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Sword of Sodan logo

Price: £24.95

I Sword of Sodan f you are sick of awesomely strong heroes being the size of a small fruit fly with rippling biceps pixel high, Sword of Sodan is going to come as a pleasant surprise. Not only does your hero, or indeed, heroine (you have a choice) standard good half screen high; they are depicted in all the detail you would normally associate with a superior arcade game like Altered Beast.

For a hack ‘em and slay ‘em adventure of this nature the graphics really are spot on. During the level in which you negotiate a graveyard full of nefarious zombies, the whole scene is picked out in silhouette by blinding flashes of lightning. A very pleasing effect indeed, a lot of attention has obviously been lavished by Discovery on getting the feel of this game exactly right – all the way down to tweeting of little birdies outside the city walls in the first scene. I shall not bore you with the scenario which is the usual for this sort of business; nail the necromancer who did over your old man, in short.

Sword of Sodan will take you through eleven different levels before you can accomplish this, each of which is utterly distinct from the next and all superbly drawn. The monsters and people you will be pitted against are all highly imaginatively worked out and you will be able to dispatch them with a variety of different moves that such an enormous player sprites allows you to make.

Sword of Sodan Occasionally, the combat has the habit of wandering off the screen altogether, leaving you to listen to the groans and screams as your hero, or heroine, engages in unseen strife with your combatant. The tendency towards splatter graphics, for example when, in a later level, a spike comes through the floor, through your hero and out of the other side, makes this not the best game for young and impressionable Norbert to play last thing before bedtime. I would not call it gratuitous, but it is a little feisty.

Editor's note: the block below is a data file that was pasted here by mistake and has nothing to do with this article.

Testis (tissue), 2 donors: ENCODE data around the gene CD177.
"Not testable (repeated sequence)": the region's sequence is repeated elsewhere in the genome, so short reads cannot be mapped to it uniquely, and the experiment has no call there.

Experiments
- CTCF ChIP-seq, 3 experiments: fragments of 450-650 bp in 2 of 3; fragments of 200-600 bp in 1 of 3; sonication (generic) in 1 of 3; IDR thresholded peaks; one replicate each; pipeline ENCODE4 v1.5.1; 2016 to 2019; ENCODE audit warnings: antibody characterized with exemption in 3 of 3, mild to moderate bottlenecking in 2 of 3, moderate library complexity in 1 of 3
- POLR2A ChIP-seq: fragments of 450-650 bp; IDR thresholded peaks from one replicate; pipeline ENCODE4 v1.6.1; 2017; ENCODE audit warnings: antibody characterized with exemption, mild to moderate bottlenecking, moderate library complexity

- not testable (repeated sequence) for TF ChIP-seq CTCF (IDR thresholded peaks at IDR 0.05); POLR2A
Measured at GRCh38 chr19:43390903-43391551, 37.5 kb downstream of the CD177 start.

Sword of Sodan really comes into its own when it comes to sound. Speech at the beginning, wolves baying, the howling of the wind. Sound is very much underrated as an important consideration in games. It is more than just an atmosphere creator. Good sound is integral to all good games, except maybe text adventures. If this was not enough, Sword of Sodan also has a delightfully haunting tune playing over the end screen, sounding something like a warped copy of Clannad’s ‘Harry’s Game’.

What might put more serious game players of this is the fact that, despite the intricate combat, it is all a little bit easy. With hidden pits, descending columns, lava streams and spikes to deal with, it is not turkey shoot, but after a couple of weeks better game players might find the obstacles to their progress just a wee touch straightforward. That said, it is miles in front of some other games which have concentrated on getting graphics of a quality like this. Mercifully, the game is on three disks so you do not have to suffer an inordinate amount of disk swapping.

If you are looking for a big game, they do not come any more impressive than this. There are plenty of nice little touches and a seriously impressive sequence when you straddle your Orville-like battlebird. Filling just about the whole screen, this monstrosity has thighs like Fatima Withbread and a boat race match. If you want to buy a game which uses the abilities of an unexpanded Amiga to the full and still gives a more than reasonable playing quality, buy Sword of Sodan.
Mark Heley

CU Amiga, March 1989, p.p.52-53